• The dynamic between the colorguard and the hornline is so so so fun. 
  • Who doesn't love a good swing flag ballad moment?! And with so many colors too?!
  • Those kids must be having a BLAST with that moment. Absolutely wailing away on a few fun jazzy chords
  • Just as soon as they arrive, they're gone! Congratulations on a great season, The Woodlands! 

8:30 pm - Ayala H.S. (CA)

  • Setting up now is Ayala H.S. all the way from California! And our only California band of the evening. 
  • Another different front ensemble set up, too! Been starting to see this one more and more this the boards angled facing each other. 
  • Ayala drumline kicking us off with a strong start, leading us into the first dissonant horn hits
  • Here comes a uniform change! The colorguard switching from the all-black to a colorful pink design
  • Always appreciate a drumline visual moment with swing flags!
  • Those props opening up looked like flowers blooming, a beautiful visual moment
  • But still bringing us back to the darkness in the end. Congrats to Ayala on an incredible season and a great run tonight!

8:45 pm - Homstead H.S. (IN)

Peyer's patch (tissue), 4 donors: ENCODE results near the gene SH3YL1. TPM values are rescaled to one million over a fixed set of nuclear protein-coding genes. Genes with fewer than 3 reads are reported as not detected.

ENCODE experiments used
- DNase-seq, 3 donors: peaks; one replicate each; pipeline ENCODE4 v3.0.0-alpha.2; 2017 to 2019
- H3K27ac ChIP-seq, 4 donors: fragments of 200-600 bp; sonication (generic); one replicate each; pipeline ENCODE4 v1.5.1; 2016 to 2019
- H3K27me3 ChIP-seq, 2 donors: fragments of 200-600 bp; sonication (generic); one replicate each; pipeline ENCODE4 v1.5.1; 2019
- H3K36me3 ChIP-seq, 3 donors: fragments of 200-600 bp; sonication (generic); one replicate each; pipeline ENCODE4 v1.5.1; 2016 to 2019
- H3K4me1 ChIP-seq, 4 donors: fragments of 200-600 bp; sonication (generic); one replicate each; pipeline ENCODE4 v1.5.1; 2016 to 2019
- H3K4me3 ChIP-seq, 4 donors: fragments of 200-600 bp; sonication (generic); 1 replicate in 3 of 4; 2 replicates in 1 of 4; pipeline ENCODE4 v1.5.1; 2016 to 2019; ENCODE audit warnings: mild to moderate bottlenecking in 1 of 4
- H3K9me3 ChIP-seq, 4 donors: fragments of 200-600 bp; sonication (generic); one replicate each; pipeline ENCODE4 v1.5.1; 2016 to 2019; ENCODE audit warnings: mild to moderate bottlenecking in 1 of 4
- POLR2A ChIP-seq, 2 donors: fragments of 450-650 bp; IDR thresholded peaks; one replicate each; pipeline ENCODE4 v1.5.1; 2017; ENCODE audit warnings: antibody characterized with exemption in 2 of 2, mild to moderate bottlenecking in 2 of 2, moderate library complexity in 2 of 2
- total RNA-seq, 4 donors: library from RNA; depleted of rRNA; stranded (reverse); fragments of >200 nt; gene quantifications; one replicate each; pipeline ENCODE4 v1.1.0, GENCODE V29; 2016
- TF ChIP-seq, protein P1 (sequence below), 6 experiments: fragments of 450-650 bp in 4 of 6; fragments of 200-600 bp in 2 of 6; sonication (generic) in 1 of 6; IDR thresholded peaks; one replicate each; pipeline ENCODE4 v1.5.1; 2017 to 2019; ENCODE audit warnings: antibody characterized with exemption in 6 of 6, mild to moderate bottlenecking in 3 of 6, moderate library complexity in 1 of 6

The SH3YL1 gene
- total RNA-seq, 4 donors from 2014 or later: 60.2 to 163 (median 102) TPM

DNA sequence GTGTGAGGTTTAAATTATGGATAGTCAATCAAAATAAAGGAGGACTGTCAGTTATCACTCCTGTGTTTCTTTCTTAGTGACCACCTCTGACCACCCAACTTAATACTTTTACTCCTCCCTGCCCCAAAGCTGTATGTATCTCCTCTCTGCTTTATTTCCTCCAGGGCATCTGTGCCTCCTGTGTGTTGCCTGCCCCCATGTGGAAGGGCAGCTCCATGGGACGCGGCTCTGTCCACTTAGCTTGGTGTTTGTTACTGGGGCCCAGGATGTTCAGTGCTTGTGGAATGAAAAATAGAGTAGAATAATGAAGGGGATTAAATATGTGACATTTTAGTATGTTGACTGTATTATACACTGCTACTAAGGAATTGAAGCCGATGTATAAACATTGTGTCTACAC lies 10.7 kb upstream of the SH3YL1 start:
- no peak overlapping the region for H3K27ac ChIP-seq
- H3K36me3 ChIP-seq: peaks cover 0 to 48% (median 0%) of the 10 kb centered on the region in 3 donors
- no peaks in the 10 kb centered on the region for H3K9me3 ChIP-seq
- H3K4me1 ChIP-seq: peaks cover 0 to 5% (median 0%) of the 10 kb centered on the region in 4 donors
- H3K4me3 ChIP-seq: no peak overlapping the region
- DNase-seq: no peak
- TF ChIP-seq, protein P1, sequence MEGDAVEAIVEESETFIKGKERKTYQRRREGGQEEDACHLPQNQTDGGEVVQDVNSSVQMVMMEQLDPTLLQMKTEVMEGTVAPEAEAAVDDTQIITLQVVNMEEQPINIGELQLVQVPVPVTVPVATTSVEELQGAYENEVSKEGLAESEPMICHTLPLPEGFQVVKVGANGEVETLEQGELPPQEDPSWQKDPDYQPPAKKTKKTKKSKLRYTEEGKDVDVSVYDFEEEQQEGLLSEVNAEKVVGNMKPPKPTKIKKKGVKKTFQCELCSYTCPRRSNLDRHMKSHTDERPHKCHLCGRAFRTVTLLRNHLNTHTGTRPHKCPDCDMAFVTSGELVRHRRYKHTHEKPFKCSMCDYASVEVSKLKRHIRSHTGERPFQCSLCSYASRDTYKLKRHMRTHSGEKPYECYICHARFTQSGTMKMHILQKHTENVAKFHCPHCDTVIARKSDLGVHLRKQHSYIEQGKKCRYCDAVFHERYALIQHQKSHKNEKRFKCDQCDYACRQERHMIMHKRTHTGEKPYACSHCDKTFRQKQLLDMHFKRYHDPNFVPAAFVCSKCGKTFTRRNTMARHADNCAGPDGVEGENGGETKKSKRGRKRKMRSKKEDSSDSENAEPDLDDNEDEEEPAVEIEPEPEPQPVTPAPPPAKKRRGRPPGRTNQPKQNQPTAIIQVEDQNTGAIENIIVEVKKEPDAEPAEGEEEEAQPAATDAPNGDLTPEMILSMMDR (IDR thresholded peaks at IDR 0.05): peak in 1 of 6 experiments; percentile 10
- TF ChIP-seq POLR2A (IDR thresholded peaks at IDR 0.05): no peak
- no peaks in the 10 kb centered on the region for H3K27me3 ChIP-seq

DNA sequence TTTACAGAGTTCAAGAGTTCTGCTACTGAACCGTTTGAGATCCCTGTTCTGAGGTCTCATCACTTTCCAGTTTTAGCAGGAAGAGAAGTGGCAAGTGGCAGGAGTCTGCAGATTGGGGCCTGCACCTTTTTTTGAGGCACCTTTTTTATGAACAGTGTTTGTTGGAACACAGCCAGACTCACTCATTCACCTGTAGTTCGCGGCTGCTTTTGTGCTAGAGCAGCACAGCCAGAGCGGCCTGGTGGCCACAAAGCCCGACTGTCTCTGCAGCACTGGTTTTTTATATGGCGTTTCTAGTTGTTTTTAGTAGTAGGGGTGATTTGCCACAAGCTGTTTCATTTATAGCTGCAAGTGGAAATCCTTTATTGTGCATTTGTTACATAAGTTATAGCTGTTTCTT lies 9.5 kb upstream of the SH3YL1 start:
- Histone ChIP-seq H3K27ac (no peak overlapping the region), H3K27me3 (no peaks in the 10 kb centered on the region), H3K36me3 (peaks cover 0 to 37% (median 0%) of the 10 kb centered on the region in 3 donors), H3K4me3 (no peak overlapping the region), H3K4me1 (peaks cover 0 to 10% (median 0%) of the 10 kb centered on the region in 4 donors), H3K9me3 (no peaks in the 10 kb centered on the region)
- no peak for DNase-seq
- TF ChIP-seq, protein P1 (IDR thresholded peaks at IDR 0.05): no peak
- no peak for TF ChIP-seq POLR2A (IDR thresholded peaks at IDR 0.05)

• Welcome to the field, Homestead! 
  • Beautiful start from the saxophone soloist leading into the flute feature and just a hint of a first hornline hit. 
  • Nice drum feature from that backfield stage prop
  • Some great brass moments throughout this dark movement, especially in the low brass. 
  • The colorguard made a flower in the center of the field, just like the flower from the show intro! 
  • Time for a fun and colorful push to the finish! 
  • Hah! They even redecorated the Colts football helmet AND the field! 
  • Congratulations and thank you, Homestead, for an incredible performance. 

9:00 pm - Union H.S. (OK)

  • Now on the field, our only Oklahoma band of the night, Union!
  • Loving the very orchestra-esque start, very formal
  • Yet another great moment from a few Union flutists
  • But take the musicians away from the rigidity of the chairs and the setting and we get to have a bit more visual fun
  • Some beautiful visual moments in this ballad, loving the additional dimension added with the chairs, gives a lot more options. 
  • The performers looked like they were having an absolute blast towards the end of that one
  • Congratulations, Union, on an excellent performance and season

9:15 pm - Round Rock H.S. (TX)

  • Flying onto the field next is the Round Rock Dragon band! They have some of the coolest looking uniforms year in and year out. 
  • That flower prop really pops off of the field with all of that black and white dominating the field
  • Is that the first cymbal line we've tonight? 
  • Sweet mellophone feature!!!
  • Very nice one-handed rolls in the front ensemble to kick off this ballad
  • Incredibly strong low brass during this closer! What a great sound
  • Beautiful show, Round Rock! Thank you so much and congratulations again on an incredible season. 

9:30 pm - Claudia Taylor Johnson H.S. (TX)